Texaco sees dead licensees
Duets Blog reports on a case in which Chevron — now owner of one the biggest trademarks around, the Texaco star, and one of the major trademark owners most affected by this problem — is finally going after what we call “ghost branding” here at LIKELIHOOD OF CONFUSION®:
The present fact pattern in the Chevron trademark case, to me at least, raises the pivotol and threshold question of what constitutes “commercial use of a mark,” and what legal recourse a trademark owner has when there is no longer any business being conducted at an abandoned service station, and the former-franchisee apparently has no control over the physical property any longer, yet trademarked [sic] signage and trade dress remain affixed and visible on property maintained in a “dilapidated condition,” with “boarded-up windows,” “unkempt (sic) grounds,” and “an overall appearance of disrepair, neglect and abandonment,” as shown in the photos …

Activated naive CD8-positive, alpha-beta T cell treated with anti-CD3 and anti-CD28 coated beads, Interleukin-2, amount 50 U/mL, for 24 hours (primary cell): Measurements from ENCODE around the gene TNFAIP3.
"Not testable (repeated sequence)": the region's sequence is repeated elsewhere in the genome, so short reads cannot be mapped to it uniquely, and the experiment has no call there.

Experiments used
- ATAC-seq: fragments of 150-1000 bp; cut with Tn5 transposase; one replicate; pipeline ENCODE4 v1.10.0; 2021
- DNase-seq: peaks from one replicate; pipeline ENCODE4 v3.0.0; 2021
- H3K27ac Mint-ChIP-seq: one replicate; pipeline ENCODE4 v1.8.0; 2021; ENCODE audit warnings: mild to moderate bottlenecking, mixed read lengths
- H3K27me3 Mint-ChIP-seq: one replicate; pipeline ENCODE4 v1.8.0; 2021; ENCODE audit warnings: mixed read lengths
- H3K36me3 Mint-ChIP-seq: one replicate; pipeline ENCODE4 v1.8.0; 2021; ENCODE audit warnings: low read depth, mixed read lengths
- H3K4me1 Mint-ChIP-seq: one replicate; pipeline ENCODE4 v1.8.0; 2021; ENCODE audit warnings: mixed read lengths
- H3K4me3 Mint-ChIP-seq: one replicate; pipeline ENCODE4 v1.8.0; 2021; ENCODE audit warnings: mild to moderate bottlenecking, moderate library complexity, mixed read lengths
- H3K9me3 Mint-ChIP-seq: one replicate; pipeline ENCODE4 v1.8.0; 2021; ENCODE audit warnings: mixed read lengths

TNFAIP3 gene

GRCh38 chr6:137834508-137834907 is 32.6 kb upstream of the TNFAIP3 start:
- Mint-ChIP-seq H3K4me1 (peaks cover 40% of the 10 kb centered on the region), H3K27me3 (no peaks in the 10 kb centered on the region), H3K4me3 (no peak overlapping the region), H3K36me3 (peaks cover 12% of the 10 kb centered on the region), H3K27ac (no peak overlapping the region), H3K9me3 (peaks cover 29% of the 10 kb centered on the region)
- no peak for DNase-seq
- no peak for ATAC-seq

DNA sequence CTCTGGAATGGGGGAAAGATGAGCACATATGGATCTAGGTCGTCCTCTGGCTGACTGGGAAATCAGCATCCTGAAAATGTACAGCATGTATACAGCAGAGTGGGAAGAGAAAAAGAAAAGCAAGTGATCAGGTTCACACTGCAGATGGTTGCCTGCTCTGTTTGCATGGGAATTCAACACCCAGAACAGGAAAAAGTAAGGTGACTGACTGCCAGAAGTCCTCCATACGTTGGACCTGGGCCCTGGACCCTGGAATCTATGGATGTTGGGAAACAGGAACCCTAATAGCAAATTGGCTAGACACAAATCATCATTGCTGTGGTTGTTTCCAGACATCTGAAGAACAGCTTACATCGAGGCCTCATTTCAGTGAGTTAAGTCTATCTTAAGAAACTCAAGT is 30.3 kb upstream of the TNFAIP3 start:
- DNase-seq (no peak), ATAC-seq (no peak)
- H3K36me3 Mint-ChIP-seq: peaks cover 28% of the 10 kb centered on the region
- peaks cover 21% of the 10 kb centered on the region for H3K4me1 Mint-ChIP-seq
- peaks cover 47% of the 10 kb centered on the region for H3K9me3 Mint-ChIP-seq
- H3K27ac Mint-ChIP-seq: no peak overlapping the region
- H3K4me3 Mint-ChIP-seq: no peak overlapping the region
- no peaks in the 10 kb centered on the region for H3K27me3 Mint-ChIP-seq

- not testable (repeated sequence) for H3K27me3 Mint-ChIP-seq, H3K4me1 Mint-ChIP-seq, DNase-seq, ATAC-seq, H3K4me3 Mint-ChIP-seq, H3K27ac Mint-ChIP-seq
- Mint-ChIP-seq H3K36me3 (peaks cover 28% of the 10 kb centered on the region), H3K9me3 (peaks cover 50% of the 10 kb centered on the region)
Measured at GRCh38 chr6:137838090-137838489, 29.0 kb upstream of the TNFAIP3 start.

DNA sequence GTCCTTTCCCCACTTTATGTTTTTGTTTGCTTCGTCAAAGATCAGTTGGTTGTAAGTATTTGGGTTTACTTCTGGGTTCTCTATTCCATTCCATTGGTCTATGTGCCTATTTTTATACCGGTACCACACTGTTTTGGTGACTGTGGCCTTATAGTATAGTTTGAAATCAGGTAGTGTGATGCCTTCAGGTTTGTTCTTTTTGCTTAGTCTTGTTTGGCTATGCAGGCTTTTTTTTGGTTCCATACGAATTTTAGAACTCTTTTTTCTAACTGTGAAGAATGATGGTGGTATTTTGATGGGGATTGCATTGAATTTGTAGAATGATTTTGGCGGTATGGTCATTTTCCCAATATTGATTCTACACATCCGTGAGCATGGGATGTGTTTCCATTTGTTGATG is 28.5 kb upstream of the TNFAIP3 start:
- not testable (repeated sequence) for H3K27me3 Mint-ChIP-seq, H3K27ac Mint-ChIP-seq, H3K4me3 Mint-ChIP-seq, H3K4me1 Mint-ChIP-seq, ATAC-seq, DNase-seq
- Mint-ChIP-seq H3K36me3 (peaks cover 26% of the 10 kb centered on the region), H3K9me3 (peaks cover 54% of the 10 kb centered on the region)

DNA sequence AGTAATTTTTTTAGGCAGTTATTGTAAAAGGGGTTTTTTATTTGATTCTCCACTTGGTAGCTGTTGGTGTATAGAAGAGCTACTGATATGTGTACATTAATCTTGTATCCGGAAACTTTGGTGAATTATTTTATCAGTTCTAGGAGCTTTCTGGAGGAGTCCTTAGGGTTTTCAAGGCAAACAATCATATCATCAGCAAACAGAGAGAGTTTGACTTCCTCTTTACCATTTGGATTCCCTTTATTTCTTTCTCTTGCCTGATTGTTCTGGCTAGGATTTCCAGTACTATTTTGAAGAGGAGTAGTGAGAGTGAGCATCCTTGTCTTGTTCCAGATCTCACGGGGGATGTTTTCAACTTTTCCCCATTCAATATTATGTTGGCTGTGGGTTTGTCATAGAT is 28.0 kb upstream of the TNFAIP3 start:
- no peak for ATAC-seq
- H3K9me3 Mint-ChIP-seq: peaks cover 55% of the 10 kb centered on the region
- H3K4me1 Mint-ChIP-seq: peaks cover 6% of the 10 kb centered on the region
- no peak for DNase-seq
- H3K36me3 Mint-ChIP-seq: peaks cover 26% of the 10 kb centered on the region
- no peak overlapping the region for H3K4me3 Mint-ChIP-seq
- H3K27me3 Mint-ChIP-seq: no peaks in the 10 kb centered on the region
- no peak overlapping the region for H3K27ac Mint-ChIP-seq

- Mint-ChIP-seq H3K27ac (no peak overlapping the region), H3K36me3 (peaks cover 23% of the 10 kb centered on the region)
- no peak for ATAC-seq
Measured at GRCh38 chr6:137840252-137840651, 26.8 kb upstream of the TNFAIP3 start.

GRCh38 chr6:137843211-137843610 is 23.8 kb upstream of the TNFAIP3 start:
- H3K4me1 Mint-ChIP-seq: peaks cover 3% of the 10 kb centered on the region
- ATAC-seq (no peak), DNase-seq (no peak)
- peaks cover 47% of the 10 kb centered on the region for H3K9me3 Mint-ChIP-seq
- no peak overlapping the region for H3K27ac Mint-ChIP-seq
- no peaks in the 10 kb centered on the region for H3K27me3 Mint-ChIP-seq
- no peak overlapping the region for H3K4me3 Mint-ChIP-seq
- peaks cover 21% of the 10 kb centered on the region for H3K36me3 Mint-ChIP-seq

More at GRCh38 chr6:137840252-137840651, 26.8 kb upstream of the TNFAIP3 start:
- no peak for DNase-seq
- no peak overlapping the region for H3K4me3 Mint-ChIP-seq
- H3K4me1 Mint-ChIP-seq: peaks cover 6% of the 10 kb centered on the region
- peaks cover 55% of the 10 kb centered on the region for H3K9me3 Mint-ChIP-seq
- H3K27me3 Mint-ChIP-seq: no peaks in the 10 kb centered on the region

Of course, whomever they’re suing, the fault lies with the franchising operations department at the old Texaco, which should have affirmatively de-branded the former franchisee when the dealership was no longer authorized.
But you can’t sue them, can you, Chevron?